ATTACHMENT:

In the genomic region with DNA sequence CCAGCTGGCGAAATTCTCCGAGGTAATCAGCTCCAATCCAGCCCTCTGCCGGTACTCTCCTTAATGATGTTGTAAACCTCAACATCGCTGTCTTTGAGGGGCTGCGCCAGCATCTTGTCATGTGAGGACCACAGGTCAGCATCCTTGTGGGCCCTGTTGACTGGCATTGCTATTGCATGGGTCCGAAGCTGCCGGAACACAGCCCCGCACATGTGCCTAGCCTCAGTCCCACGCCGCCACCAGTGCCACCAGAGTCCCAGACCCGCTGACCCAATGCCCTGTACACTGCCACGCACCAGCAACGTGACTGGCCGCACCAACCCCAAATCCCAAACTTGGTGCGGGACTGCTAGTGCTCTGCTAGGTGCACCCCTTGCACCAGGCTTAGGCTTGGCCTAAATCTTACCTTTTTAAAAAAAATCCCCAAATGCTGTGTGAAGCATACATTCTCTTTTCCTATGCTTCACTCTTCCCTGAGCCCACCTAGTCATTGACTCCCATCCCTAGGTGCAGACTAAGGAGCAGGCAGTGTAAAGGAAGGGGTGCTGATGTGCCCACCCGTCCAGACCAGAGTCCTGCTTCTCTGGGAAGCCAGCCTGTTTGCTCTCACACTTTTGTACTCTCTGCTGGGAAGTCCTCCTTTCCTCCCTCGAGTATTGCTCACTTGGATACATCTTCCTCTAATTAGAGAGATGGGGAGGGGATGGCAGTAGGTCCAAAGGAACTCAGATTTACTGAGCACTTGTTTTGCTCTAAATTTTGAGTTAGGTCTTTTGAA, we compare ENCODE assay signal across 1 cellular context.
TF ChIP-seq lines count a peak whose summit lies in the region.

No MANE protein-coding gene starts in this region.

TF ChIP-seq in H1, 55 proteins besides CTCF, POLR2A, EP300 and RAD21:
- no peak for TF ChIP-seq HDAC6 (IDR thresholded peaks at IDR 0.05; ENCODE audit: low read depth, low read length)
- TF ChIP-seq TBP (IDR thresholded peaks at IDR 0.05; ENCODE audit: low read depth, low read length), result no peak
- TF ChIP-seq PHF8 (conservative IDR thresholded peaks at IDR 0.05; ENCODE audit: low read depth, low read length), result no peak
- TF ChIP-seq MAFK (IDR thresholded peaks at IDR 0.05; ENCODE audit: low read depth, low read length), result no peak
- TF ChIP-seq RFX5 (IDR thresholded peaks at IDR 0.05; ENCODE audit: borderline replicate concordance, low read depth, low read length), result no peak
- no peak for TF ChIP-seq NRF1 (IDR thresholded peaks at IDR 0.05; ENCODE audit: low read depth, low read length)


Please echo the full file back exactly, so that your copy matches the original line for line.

In the genomic region with DNA sequence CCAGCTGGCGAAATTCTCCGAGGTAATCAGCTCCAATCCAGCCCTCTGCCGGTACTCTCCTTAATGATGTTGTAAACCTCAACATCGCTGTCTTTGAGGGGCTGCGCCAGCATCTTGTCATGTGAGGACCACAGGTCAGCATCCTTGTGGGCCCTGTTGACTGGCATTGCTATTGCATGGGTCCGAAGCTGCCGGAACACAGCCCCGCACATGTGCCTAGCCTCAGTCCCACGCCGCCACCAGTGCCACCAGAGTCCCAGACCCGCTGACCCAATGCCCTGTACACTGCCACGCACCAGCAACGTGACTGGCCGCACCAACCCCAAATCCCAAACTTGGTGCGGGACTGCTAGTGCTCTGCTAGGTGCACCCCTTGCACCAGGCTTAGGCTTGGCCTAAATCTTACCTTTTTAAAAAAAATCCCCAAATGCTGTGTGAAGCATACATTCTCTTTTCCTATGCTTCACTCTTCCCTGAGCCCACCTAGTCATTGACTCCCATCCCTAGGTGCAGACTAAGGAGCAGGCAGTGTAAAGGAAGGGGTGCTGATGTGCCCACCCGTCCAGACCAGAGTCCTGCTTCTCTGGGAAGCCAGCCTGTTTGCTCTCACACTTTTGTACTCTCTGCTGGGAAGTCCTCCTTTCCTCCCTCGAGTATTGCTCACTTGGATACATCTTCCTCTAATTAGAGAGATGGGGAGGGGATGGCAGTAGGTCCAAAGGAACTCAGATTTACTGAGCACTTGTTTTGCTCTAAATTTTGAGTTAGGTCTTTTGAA, we compare ENCODE assay signal across 1 cellular context.
TF ChIP-seq lines count a peak whose summit lies in the region.

No MANE protein-coding gene starts in this region.

TF ChIP-seq in H1, 55 proteins besides CTCF, POLR2A, EP300 and RAD21:
- no peak for TF ChIP-seq HDAC6 (IDR thresholded peaks at IDR 0.05; ENCODE audit: low read depth, low read length)
- TF ChIP-seq TBP (IDR thresholded peaks at IDR 0.05; ENCODE audit: low read depth, low read length), result no peak
- TF ChIP-seq PHF8 (conservative IDR thresholded peaks at IDR 0.05; ENCODE audit: low read depth, low read length), result no peak
- TF ChIP-seq MAFK (IDR thresholded peaks at IDR 0.05; ENCODE audit: low read depth, low read length), result no peak
- TF ChIP-seq RFX5 (IDR thresholded peaks at IDR 0.05; ENCODE audit: borderline replicate concordance, low read depth, low read length), result no peak
- no peak for TF ChIP-seq NRF1 (IDR thresholded peaks at IDR 0.05; ENCODE audit: low read depth, low read length)